When and why is surgical revascularization indicated for the treatment of moyamoya syndrome in patients with RASopathies? A systematic review of the literature and a single institute experience

Marcello Scala, Pietro Fiaschi, Valeria Capra, Maria Luisa Garrè, Domenico Tortora, Marcello Ravegnani, Marco Pavanello

Research output: Contribution to journalArticle


Background: Moyamoya disease (MMD) is a cerebrovascular disorder characterized by the progressive occlusion of the supraclinoid internal carotid artery (ICA), resulting in the formation of an abnormal cerebral vascular network. When MMD occurs in association with an underlying medical condition, including some distinctive genetic disorders, it is named moyamoya syndrome (MMS). The discrimination between MMD and MMS has been validated by recent genetic researches and international reviews. Similarly to patients suffering from MMD, patients with MMS generally become symptomatic because of ischemic complications, which lead to hemiparesis, transient ischemic events, seizures, and sensory symptoms. RASopathies are a group of neurodevelopmental disorders that can be associated with MMS. Results: We retrospectively reviewed 18 RASopathy patients with MMS treated at our institution from 2000 to 2015 (16 neurofibromatosis type 1, 1 Costello syndrome, and 1 Schimmelpenning syndrome). Here, we report clinical data, performed surgical procedures, and clinic-radiological outcome of these patients. Most of them received both indirect revascularization and medical therapy. Conclusions: At the moment, there are no univocal recommendations on which of these two treatment strategies is the treatment of choice in patients with RASopathies and MMS. We suggest that patients with a good overall prognosis (primarily depending on the distinctive underlying genetic disorder) and initial cerebrovascular disease could benefit from a prophylactic surgical revascularization, in order to prevent the cognitive impairment due to the progression of the vasculopathy.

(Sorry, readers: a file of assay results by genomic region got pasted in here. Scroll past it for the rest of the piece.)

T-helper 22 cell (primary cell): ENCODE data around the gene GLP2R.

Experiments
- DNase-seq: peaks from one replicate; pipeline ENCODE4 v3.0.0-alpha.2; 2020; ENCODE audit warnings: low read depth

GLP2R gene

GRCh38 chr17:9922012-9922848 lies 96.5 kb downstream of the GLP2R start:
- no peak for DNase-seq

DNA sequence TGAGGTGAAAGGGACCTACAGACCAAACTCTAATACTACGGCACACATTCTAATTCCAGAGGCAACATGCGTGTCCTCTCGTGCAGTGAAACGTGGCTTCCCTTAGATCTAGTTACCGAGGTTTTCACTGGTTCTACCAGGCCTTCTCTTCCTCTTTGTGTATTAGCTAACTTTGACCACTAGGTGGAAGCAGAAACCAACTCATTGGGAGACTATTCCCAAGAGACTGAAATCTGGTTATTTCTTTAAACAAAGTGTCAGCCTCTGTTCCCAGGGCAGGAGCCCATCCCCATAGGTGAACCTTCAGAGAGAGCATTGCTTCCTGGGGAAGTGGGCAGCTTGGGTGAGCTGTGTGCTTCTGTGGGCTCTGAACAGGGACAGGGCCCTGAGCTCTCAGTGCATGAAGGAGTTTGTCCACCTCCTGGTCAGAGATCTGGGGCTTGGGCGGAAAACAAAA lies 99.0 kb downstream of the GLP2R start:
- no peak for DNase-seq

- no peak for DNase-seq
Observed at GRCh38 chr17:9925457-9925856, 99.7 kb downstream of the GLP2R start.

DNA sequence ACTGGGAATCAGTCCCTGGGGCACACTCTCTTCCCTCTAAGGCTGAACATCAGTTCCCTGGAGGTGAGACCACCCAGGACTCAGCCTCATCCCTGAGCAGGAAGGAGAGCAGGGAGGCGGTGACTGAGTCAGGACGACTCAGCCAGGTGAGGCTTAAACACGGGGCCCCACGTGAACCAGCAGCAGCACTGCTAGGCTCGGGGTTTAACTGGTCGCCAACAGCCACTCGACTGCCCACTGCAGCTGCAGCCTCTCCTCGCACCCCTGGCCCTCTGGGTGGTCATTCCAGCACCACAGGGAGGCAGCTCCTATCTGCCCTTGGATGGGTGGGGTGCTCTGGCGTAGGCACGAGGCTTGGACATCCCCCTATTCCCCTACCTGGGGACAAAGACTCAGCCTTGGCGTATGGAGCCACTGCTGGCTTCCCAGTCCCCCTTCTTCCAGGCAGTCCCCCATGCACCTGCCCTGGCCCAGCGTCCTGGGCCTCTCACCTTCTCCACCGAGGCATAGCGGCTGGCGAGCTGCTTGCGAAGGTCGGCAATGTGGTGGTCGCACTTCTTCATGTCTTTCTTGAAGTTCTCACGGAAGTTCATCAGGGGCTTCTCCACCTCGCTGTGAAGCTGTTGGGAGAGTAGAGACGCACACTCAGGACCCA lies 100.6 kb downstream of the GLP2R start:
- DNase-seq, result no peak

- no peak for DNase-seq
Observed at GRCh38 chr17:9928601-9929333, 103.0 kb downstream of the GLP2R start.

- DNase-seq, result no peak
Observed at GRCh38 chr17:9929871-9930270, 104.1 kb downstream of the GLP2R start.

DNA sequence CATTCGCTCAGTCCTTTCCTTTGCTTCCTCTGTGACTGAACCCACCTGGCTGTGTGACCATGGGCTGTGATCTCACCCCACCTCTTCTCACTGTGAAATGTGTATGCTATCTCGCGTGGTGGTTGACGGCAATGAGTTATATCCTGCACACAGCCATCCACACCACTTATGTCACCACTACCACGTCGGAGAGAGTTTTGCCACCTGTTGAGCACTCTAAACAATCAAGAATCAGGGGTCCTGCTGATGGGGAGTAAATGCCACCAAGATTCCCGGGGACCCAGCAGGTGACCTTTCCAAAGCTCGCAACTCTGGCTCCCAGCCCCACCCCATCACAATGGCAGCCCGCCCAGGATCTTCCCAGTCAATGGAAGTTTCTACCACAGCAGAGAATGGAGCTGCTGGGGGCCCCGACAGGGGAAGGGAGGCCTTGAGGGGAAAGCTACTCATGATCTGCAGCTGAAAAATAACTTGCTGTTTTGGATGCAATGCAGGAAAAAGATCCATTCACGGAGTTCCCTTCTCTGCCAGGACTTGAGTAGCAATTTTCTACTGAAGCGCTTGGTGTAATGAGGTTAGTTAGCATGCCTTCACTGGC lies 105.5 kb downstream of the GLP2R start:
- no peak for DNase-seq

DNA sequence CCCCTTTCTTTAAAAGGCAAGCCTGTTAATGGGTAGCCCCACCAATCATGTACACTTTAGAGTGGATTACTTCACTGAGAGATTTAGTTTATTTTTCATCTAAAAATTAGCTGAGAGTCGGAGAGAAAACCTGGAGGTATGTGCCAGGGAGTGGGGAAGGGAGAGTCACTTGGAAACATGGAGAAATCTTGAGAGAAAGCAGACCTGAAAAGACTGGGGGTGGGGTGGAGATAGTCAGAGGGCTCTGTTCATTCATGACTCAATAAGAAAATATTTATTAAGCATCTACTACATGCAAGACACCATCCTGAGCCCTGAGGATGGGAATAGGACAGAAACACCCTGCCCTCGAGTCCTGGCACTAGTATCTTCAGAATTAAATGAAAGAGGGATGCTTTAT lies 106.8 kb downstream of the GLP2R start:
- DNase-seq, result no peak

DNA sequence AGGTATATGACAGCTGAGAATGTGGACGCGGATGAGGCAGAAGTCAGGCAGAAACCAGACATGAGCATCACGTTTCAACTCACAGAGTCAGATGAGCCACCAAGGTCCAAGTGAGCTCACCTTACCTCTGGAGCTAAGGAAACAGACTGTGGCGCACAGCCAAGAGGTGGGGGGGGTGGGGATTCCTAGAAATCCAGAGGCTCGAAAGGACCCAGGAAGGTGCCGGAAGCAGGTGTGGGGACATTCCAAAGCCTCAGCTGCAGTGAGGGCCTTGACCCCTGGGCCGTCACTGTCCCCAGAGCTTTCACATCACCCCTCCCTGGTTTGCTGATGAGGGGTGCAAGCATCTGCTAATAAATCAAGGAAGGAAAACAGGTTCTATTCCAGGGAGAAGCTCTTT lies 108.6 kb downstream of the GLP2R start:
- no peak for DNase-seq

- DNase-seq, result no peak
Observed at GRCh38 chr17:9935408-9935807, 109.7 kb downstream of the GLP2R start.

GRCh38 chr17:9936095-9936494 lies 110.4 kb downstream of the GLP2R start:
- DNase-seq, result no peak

Original languageEnglish
Pages (from-to)1-13
Number of pages13
JournalChild's Nervous System
Publication statusAccepted/In press - May 24 2018



  • Moyamoya syndrome
  • Neurofibromatosis type 1
  • Optic pathway glioma
  • RASopathies
  • Revascularization
  • Transient ischemic attacks

ASJC Scopus subject areas

  • Pediatrics, Perinatology, and Child Health
  • Clinical Neurology

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